The Murray Darling Basin Plan was supposed to fix this. Back in 2007, Prime Minister John Howard’s vision was for “radical and permanent change” to the way our biggest river system was managed.
Howard said the Basin Plan would address over-allocation of water “once and for all”. It would reduce how much water could be taken from the river, leaving enough for the wetlands, forests, birds, fish and frogs to survive.
Bastardising the Basin Plan
But having a plan is one thing, and following through on it is another. Right from the start, a handful of powerful corporate interests and their cashed-up lobbyists have lobbied governments to undermine the Plan and rig the rules in their favour.
With every political sell-out and backroom deal, the vision behind the Basin Plan has been bastardised:
In the news: The Basin Plan has been compromised at every turn.
- The total amount of water to be returned to rivers is far below what the science recommends. 
- Recovering that water for the environment has been constantly delayed. 
The cheapest and most effective method of recovering water for the environment – buying it back – has been ruled out in favour of dubious ‘efficiency’ projects. 
Governments have turned a blind eye to blatant water theft. 
Some landowners have built earthworks to capture floodwaters in huge private dams, instead of letting it flow naturally down the river. NSW is now attempting to make this unfair practise legal. 
Private property is blocking natural floods from reaching the wetlands that need them. Only 21 percent of water for the environment floods over the bank to keep the floodplain healthy.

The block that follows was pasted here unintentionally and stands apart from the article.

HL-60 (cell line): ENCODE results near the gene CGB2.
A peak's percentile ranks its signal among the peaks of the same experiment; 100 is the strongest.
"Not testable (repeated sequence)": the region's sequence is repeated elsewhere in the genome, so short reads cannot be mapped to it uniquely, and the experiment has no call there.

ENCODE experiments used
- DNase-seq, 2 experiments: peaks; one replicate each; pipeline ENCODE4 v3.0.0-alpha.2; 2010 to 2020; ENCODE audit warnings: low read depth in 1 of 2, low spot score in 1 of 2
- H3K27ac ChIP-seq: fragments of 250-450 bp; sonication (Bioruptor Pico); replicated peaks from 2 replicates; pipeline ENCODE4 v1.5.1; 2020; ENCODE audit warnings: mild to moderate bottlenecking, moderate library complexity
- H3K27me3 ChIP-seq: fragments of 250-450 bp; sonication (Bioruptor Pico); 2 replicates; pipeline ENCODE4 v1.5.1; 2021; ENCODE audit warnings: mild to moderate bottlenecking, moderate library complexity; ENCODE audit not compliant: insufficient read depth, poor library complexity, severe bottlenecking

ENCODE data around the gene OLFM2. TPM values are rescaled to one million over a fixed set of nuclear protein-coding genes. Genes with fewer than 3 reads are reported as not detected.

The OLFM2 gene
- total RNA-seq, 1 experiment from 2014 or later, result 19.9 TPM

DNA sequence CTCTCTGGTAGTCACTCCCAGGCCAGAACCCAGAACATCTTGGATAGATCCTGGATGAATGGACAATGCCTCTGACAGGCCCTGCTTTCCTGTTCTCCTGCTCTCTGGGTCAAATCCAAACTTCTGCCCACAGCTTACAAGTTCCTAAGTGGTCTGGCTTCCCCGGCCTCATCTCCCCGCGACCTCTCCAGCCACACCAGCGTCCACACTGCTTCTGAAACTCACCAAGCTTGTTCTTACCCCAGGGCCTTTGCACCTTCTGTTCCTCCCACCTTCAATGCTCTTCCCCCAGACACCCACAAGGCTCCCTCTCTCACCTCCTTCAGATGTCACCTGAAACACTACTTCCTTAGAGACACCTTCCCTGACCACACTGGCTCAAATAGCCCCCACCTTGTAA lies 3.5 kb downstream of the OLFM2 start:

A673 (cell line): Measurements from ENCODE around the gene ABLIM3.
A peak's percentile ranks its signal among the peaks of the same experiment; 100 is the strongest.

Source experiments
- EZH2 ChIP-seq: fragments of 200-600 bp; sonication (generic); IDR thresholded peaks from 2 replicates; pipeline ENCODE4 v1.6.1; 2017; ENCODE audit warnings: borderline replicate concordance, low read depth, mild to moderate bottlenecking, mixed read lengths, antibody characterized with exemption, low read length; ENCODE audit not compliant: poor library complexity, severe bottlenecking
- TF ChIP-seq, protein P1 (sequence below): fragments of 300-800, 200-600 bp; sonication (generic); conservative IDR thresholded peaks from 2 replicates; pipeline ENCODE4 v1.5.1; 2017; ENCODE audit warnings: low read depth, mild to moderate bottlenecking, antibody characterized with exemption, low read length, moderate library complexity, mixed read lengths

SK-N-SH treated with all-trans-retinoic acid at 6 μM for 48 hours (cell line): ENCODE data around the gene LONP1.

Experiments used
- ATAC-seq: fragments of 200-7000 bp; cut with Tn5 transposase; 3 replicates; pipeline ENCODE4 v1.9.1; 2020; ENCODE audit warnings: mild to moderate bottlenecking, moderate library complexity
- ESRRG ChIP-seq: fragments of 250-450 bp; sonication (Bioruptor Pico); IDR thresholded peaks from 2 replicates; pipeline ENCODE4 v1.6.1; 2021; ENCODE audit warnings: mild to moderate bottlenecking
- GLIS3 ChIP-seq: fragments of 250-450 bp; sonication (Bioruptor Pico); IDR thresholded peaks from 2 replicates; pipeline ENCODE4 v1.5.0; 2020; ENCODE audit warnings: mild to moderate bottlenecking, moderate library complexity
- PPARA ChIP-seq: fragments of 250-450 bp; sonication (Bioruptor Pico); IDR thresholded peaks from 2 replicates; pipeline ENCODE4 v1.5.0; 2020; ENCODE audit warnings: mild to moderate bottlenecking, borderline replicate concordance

The list goes on, each political deal undermining the whole point – to reduce how much water is taken from the river.
After years of this, we’re in a situation that benefits a chosen few. Water is going to the people with the most money or the best connections, leaving the community and environment to suffer.
Climate and future choices
On top of all this, there’s climate change. A hotter, drier climate means less water is flowing into the rivers of the Murray-Darling Basin.
As a result, competition for water is only going to get worse. If a handful of rogue irrigators lobby to continue taking more than their fair share, but the overall amount of water in the river system decreases, that leaves even less for the environment.
If we do nothing, regional communities could face a frightening future. A few large players would own most of the water, leaving everyone else with sick rivers and too little water to go around.
But if we act now we can secure a better future for the Basin. A future with thriving regional communities that have diverse industries providing good jobs. A future where rivers and wetlands are brimming with life, and First Nations have the right to protect, manage and own water on their traditional Country.
We can revive our rivers and communities, and it starts with going back to first principles – reducing the unsustainable amount of water taken from our rivers.